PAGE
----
Harvesting – Honeydew melons do not separate from the vine in the same way that cantaloupe slip levels can be determined. Instead honeydew melons are harvested when their ground color changes from green and fuzzy to creamy white and waxy. Ripe honeydew may also have yellow accents on their rinds.

Shelf Life – Under optimal conditions honeydew melons may have a shelf life of up to 3 weeks.

Temperature – Honeydew melons do not require temperatures as cold as cantaloupes. About 45°F is optimal.

Humidity – Honeydew melons also do not require quite as high a relative humidity as cantaloupes. About 85%-90% is optimal.

Forced-Air Cooling – Like cantaloupes, honeydew melons should be cooled using the forced-air method. Room cooling alone may take too long to sufficiently lower the honeydews’ temperature to prevent premature decay.

Cooling Information for Watermelons

Watermelons are not muskmelons and are not as closely related to cantaloupes, honeydew, and other melons mentioned in this article as those melons are to each other. Watermelons belong to the Citrullus lanatus species. They have a smooth, hard rind that is usually green with darker green stripes. Inside their flesh is typically a deep red. Some varieties of watermelons may have yellow spots on their rinds and may have pink, orange, or white flesh. Both seeded and seedless varieties exist and watermelon size and weight varies. Different varieties may call for slightly different care but in general the following is true for watermelon cooling and harvesting.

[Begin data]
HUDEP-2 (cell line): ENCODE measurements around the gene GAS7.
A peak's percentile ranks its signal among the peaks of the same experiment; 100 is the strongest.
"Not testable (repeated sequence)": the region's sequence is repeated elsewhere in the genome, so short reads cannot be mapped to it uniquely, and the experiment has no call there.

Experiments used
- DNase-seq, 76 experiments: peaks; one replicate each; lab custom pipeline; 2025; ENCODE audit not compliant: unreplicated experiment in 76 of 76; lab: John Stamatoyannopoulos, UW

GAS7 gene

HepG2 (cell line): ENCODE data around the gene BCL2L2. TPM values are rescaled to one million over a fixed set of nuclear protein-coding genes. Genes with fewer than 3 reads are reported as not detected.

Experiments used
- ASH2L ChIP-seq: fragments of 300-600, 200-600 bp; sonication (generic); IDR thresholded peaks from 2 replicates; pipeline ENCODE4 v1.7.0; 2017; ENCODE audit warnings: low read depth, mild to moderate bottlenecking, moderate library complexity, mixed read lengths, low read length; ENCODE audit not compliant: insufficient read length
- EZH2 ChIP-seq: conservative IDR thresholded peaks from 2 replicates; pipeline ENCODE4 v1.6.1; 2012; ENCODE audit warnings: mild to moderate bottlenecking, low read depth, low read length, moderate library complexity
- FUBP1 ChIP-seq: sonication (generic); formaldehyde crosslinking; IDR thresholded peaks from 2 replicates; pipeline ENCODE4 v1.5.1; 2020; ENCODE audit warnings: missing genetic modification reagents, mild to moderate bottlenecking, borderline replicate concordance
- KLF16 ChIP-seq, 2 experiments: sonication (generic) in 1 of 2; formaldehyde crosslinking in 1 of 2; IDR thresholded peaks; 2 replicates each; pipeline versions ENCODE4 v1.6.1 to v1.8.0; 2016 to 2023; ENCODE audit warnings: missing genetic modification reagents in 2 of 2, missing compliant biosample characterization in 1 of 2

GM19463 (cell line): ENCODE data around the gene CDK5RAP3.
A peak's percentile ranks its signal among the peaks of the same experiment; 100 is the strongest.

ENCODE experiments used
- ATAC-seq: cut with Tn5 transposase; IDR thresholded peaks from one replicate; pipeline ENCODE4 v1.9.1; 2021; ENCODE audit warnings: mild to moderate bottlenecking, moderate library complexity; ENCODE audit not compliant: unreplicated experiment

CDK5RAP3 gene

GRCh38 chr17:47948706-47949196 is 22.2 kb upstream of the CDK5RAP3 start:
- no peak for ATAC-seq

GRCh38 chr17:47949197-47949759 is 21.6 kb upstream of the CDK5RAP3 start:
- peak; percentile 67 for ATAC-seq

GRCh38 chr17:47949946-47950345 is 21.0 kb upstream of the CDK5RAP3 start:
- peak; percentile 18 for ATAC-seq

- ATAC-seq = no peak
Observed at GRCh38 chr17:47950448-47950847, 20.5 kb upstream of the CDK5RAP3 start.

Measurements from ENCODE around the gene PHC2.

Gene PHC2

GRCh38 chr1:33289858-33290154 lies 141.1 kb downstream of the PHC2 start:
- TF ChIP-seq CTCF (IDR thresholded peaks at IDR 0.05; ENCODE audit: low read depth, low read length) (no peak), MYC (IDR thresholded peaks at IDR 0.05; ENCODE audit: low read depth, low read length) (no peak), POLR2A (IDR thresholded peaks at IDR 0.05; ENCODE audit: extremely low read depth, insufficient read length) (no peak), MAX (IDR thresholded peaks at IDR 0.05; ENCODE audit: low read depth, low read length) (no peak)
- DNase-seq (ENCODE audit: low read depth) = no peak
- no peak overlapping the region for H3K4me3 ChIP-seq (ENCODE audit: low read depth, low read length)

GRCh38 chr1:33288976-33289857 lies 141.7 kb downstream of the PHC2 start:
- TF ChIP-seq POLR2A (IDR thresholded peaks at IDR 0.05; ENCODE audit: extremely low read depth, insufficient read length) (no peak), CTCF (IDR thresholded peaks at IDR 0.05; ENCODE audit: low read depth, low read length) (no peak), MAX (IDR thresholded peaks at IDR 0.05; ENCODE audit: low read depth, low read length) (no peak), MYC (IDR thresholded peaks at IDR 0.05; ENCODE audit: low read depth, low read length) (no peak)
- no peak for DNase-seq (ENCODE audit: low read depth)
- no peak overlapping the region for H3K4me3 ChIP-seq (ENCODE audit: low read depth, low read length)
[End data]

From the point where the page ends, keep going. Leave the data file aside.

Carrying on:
Harvesting – Watermelon are harvested when the portion of the melon resting on the ground changes from a pale white to a creamy yellow. The vine tendril attached to the watermelon will also often begin to wilt and seeded varieties will have usually developed hardened seed coats.

Shelf Life – Watermelons typically last about 2-3 weeks after harvest.

Temperature – Watermelons require warmer temperatures than cantaloupes and honeydew with a range of about 50°F-59°F yielding a shelf life of about 2 weeks and a range of about 45°F-50°F yielding a shelf life of about 3 weeks. However, temperatures at and below 45°F may result in chill damage and should be avoided.

Humidity – Watermelons should be kept in an environment with a relative humidity of about 85%-90% to prevent dehydration.

Room Cooling – Room cooling is typically sufficient to cool watermelons. This involves placing them in a refrigerated room or cooler and allowing them to naturally adjust to ambient temperatures.

Semco provides high quality, customizable cooling and storage solutions for melons and produce. Regardless of the particular type of melon our customers need to cool and store we can develop a personalized system that best meets their needs and priorities. Our goal is to help our customers get fresh, delicious melons into stores and onto consumers’ plates.